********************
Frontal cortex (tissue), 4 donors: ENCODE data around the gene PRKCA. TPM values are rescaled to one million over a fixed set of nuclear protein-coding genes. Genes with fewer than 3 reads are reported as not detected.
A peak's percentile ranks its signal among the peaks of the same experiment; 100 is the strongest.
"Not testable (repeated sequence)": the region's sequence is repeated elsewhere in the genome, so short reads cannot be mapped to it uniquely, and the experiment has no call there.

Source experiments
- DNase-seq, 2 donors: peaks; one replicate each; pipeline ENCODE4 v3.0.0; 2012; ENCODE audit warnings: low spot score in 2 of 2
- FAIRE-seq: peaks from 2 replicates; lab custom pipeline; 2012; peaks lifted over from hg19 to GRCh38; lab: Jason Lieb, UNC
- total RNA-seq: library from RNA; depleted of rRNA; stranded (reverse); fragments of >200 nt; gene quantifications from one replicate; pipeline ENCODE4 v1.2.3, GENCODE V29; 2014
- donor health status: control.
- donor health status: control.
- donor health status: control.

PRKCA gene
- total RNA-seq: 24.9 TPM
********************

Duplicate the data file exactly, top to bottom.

Frontal cortex (tissue), 4 donors: ENCODE data around the gene PRKCA. TPM values are rescaled to one million over a fixed set of nuclear protein-coding genes. Genes with fewer than 3 reads are reported as not detected.
A peak's percentile ranks its signal among the peaks of the same experiment; 100 is the strongest.
"Not testable (repeated sequence)": the region's sequence is repeated elsewhere in the genome, so short reads cannot be mapped to it uniquely, and the experiment has no call there.

Source experiments
- DNase-seq, 2 donors: peaks; one replicate each; pipeline ENCODE4 v3.0.0; 2012; ENCODE audit warnings: low spot score in 2 of 2
- FAIRE-seq: peaks from 2 replicates; lab custom pipeline; 2012; peaks lifted over from hg19 to GRCh38; lab: Jason Lieb, UNC
- total RNA-seq: library from RNA; depleted of rRNA; stranded (reverse); fragments of >200 nt; gene quantifications from one replicate; pipeline ENCODE4 v1.2.3, GENCODE V29; 2014
- donor health status: control.
- donor health status: control.
- donor health status: control.

PRKCA gene
- total RNA-seq: 24.9 TPM